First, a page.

PHNOM PENH (Reuters) - Two opposition lawmakers were beaten outside Cambodia’s parliament on Monday during a demonstration in support of the ruling party, witnesses and the opposition said, in the first case of violence since a political truce broke down in July.
The witnesses said the Cambodia National Rescue Party (CNRP) lawmakers were attacked in their vehicles as they tried to leave the national assembly, where hundreds of protesters loyal to the Cambodian People’s Party (CPP) were demanding the resignation of the legislature’s deputy president.
The chaos is the latest flare-up since a truce between the two big parties started to wane in July, when 11 CNRP members were jailed for insurrection, a ruling the opposition said was politically motivated.
“They jumped into one of the cars and beat (the lawmaker) up until he fell to the ground and then they began to kick him,” said 34-year-old witness Em Sopheak.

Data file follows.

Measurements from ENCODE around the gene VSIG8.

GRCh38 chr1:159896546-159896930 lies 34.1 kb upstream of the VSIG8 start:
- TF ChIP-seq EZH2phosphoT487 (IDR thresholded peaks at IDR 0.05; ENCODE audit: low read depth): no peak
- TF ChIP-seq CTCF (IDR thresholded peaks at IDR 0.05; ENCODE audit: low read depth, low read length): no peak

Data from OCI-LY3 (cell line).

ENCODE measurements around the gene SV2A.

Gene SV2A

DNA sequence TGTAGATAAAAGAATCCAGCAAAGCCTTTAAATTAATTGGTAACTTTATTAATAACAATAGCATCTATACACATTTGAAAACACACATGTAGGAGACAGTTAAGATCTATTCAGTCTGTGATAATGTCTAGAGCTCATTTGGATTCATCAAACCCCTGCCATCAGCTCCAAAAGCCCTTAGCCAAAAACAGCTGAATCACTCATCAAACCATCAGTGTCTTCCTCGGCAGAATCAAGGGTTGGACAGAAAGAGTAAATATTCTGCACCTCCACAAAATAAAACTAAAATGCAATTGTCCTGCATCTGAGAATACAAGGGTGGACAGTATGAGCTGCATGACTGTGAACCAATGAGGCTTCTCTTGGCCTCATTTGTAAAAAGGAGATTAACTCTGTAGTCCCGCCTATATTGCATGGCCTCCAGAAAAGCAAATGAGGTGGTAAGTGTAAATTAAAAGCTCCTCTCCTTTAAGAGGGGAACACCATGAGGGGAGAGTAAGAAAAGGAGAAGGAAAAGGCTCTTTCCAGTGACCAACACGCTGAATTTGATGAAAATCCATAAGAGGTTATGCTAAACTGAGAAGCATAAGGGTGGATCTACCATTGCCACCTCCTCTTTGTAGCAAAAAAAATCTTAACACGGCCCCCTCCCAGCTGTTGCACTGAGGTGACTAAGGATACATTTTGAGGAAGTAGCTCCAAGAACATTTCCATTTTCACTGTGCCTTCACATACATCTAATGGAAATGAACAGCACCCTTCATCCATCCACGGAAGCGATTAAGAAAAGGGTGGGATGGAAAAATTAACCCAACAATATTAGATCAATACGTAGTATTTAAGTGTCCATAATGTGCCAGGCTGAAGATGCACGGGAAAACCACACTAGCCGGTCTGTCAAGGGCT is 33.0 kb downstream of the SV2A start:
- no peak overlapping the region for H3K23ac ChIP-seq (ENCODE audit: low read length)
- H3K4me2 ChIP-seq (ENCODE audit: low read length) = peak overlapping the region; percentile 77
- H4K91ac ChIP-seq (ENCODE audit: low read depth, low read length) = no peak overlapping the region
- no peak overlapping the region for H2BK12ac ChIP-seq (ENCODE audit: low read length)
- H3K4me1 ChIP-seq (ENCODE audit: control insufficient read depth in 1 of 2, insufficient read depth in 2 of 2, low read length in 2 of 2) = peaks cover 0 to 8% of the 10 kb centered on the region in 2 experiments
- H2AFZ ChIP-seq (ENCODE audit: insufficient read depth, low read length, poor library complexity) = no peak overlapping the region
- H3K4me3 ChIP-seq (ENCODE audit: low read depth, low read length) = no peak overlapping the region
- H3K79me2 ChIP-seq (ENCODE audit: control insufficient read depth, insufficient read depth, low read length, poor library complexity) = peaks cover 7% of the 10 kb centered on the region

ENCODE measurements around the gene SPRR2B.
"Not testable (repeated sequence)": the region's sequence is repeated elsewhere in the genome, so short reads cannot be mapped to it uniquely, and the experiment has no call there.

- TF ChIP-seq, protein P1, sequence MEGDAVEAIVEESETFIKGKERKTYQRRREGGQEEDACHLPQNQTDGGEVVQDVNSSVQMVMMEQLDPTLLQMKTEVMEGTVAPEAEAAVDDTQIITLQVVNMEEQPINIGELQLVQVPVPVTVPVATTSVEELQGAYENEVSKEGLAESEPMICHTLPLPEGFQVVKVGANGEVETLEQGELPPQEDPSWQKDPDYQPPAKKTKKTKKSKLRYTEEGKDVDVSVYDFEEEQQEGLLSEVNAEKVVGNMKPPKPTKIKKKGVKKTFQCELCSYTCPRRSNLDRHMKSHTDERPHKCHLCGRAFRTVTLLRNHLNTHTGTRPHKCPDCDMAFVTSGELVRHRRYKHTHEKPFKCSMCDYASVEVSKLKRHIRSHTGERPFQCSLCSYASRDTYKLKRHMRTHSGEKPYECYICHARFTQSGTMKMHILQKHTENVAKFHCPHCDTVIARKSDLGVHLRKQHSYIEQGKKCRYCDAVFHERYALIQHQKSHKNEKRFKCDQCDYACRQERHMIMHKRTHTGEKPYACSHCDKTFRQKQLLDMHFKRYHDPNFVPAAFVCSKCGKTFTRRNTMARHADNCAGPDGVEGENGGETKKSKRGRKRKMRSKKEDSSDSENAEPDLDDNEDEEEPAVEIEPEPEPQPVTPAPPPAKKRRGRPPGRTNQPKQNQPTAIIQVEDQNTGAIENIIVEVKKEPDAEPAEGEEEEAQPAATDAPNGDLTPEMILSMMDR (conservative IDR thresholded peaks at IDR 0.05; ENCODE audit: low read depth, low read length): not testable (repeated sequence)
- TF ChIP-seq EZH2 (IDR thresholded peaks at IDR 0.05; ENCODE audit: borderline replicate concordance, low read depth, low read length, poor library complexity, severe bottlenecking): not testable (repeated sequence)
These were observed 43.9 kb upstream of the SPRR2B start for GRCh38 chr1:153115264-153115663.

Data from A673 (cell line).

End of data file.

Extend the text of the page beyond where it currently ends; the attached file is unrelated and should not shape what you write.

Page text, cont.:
He said the attack involved about 50 men who wore scarves to cover their faces and fled in two pickup trucks.
A journalist told Reuters he saw lawmakers Ngoy Chamroeun and Kong Sophea covered in blood as they were taken for medical treatment inside the parliament.
Amateur video posted on YouTube that purported to show the incident matched the accounts of the witness. It showed one of the CNRP lawmakers pulled from his car and kicked on the ground.
Reuters could not verify the authenticity of the video.
“This is brutal and the perpetrators must be brought to justice,” said CNRP parliamentarian Yim Sovann. “The protest this morning represented only a group of people, not the whole country.”
The government spokesman, Phay Siphan, said, “We don’t support violence and we appeal to all sides to be calm.”
The pro-CPP rally was held to demand the resignation of CNRP leader Kem Sokha, whom the rally participants accused of telling lies about the ruling party to stoke unrest.
Kem Sokha was granted the role of deputy house president as part of a 2014 political truce with Prime Minister Hun Sen, in exchange for the CNRP ending its year-long parliamentary boycott over a disputed 2013 election.
Both parties have engaged in saber-rattling of late, with Hun Sen last week warning of civil war should CNRP win the next election in 2018.
Reporting by Prak Chan Thul; Editing by Martin Petty and Clarence Fernandez
Our Standards: The Thomson Reuters Trust Principles.